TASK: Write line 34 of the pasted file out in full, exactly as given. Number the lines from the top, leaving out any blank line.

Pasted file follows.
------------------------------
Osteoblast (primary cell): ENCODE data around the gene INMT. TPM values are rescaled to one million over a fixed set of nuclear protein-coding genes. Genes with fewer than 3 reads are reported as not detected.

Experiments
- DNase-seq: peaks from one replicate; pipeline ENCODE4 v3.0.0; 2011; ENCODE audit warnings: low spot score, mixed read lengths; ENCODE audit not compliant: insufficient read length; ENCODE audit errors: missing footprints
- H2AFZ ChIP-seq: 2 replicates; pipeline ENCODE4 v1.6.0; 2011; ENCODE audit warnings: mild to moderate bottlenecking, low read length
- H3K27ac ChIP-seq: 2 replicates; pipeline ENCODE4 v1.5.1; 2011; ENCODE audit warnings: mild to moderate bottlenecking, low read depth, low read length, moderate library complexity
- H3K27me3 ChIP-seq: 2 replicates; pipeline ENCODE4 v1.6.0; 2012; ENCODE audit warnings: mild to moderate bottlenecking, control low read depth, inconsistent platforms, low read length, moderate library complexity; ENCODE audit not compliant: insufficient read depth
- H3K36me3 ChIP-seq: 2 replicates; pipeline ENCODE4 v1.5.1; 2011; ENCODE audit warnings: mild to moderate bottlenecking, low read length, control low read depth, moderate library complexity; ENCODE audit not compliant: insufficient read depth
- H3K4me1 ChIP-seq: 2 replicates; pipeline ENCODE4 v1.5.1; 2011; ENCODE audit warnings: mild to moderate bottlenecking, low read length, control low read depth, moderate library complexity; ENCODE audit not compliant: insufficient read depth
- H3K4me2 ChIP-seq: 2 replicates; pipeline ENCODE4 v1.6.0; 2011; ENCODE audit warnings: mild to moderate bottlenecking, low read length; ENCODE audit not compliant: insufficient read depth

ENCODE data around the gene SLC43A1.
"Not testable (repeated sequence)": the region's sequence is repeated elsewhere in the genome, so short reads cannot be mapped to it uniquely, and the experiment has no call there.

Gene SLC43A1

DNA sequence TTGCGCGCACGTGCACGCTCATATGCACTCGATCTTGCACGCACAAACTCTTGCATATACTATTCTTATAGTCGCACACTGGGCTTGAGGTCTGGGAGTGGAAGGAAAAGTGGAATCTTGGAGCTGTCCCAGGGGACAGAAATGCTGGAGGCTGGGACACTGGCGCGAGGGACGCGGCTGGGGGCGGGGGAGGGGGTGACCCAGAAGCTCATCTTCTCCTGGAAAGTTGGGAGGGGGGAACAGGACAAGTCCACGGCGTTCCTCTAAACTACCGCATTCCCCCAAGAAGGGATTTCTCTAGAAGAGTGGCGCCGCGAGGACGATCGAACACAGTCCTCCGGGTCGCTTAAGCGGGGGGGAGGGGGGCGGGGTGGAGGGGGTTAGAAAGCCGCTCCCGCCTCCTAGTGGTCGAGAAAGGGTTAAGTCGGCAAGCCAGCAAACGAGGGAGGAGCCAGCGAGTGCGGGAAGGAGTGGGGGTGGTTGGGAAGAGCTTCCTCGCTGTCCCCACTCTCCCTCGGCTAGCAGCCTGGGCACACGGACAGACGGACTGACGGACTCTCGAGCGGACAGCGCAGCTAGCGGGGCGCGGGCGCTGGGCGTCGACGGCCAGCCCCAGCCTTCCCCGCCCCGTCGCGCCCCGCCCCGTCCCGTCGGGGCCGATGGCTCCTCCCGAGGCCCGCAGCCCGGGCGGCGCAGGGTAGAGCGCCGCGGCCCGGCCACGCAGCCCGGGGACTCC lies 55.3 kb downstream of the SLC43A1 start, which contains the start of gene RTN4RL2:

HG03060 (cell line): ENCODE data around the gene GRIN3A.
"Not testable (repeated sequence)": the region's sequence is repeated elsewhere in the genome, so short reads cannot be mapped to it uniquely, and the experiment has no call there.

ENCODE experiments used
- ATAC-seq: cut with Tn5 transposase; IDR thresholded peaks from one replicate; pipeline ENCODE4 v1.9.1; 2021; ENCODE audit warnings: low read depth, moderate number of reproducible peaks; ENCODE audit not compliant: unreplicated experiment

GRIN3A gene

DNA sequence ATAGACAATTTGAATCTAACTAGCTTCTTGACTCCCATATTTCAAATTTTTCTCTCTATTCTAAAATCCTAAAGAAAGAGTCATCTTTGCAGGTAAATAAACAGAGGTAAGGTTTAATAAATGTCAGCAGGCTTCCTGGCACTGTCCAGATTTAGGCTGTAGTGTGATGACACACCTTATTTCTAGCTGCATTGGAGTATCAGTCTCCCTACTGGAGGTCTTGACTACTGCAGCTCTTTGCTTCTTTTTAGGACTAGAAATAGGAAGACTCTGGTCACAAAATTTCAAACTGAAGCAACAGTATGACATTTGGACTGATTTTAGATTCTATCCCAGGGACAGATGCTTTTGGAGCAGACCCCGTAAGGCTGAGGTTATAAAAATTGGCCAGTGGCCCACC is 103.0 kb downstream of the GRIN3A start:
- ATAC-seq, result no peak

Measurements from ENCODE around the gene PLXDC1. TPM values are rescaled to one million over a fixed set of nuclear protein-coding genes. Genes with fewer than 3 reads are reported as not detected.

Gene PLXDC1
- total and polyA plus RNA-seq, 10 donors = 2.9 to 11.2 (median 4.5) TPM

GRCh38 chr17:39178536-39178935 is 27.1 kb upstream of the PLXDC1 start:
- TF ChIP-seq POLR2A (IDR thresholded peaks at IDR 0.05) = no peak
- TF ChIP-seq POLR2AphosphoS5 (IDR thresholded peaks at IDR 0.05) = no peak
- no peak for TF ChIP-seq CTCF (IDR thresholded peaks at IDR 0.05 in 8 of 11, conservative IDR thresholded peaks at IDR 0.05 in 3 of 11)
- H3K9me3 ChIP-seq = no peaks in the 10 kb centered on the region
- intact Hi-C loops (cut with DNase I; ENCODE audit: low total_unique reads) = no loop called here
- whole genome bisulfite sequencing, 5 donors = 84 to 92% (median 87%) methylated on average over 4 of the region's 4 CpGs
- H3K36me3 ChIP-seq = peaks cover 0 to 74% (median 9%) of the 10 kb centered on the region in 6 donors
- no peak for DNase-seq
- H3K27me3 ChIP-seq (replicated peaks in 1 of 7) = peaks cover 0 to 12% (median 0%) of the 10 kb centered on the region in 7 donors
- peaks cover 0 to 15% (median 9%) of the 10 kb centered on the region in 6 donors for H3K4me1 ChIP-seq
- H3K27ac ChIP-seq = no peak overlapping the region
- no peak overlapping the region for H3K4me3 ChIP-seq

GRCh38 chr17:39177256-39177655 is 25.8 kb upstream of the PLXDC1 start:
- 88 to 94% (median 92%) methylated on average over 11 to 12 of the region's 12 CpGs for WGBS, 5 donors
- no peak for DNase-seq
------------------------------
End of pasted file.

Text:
- peaks cover 0 to 15% (median 9%) of the 10 kb centered on the region in 6 donors for H3K4me1 ChIP-seq